Illustration: Aftermath of a suicide bombing
Illustration: Aftermath of a suicide bombingReuters

Last Friday 18 corpses were founded murdered in execution-style killings in Baghdad, in what appears to be part of a new wave and shift in tactics that has many fearing an all-out sectarian war in Iraq.

Nickolay Mladenov, special representative of the UN secretary-general for Iraq, sharply decried the executions, saying "I am profoundly disturbed by the recent surge in execution-style killings that have been carried out in a particularly horrendous and unspeakable manner."

Overall the bodies of 31 men, women and children shot in the head were found in separate places around Baghdad last week, a wave of execution murders which Al Jazeera notes recalls the height of sectarian violence in 2006-2007.

While UN figures show that the 659 death toll in November has lowered from the 979 killed in October, Mladenov's spokeswoman Eliana Nabaa commented that the decline is due to a shift in tactics towards targeted killings with less mass casualty bombings.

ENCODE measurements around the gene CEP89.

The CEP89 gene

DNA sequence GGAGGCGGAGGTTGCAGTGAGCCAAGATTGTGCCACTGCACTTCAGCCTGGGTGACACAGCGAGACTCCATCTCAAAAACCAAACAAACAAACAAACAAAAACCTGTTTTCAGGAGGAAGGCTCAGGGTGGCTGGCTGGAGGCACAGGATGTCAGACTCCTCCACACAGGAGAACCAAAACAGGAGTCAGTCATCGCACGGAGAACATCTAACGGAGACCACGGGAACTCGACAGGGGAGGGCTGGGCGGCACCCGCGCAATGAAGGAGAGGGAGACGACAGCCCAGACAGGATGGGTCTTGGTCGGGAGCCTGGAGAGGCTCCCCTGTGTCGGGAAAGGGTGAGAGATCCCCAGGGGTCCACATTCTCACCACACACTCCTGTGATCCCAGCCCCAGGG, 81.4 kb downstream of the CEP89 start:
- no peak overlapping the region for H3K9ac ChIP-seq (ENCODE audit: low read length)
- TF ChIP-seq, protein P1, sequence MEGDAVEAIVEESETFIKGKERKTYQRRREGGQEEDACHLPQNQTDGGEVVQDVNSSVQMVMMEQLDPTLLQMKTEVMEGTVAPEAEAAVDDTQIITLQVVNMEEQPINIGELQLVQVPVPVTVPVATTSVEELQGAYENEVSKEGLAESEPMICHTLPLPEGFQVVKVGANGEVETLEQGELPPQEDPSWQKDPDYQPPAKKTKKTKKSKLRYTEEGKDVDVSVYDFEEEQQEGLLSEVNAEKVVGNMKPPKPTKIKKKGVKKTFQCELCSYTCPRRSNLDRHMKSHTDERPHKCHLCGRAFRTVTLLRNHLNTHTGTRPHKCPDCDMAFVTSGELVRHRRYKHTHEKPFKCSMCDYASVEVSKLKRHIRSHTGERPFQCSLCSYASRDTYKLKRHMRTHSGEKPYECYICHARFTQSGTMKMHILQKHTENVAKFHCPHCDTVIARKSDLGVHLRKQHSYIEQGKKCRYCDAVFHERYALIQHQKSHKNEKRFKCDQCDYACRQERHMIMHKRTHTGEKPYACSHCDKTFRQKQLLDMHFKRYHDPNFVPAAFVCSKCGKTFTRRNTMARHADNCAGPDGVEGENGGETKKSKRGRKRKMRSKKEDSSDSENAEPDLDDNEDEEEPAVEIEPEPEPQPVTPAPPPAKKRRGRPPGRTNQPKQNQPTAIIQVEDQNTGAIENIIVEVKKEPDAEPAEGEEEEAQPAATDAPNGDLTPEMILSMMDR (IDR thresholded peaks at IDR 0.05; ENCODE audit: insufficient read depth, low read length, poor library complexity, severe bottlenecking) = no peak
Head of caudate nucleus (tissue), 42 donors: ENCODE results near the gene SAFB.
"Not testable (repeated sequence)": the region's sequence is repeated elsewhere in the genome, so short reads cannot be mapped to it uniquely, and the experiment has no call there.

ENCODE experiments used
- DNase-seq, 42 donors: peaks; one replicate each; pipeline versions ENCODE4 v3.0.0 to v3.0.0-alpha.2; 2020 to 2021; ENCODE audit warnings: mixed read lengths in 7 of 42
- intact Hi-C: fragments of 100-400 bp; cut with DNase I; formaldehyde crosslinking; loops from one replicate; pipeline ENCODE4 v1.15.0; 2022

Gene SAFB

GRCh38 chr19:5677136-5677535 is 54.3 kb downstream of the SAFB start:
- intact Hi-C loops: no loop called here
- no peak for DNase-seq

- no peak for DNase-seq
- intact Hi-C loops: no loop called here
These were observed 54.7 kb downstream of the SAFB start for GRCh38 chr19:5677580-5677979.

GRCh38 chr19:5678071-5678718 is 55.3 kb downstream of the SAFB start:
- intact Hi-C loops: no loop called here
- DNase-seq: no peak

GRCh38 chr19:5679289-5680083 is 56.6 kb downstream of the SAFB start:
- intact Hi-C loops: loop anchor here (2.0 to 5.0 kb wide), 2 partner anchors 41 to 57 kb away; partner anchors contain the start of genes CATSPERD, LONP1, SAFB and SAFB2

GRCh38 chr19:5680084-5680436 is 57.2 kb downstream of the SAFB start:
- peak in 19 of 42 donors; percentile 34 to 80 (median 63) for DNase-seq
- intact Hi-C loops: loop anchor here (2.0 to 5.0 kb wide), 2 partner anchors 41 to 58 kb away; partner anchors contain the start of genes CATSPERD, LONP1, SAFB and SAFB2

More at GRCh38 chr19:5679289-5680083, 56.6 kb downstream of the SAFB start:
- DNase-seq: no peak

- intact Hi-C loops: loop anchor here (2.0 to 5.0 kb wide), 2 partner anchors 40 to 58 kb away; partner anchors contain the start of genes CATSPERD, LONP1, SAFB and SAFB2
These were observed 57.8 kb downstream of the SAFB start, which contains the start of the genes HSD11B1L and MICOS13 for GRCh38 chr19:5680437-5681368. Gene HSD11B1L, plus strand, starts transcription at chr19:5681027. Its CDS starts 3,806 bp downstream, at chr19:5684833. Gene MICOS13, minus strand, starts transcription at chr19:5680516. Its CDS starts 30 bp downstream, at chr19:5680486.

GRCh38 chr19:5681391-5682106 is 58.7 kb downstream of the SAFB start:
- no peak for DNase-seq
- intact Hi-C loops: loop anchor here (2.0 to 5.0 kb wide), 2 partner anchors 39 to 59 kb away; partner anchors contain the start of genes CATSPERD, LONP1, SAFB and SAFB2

Sometimes the two tactics unite.

On Sunday, a suicide bombing at the Wajihiya village graveyard ripped through the funeral procession of an anti-Al Qaeda fighter who was killed Saturday, reports Al Jazeera. The blast left 17 dead and injured many others.

The fighter who was being buried, Mudher al-Shallal al-Araki, was part of the Sahwa ("Awakening") group of Sunni fighters that sided with US forces against Al Qaeda, leading Al Qaeda to regard the group as traitors and target them in attacks. Al-Araki's father was a leader of Sahwa.

UN figures estimate that 7,157 civilians and 952 security force members have died in sectarian violence in Iraq so far this year.

The latest spree of execution killings comes ahead of Iraq's first parliamentary elections in four years on April 30, 2014.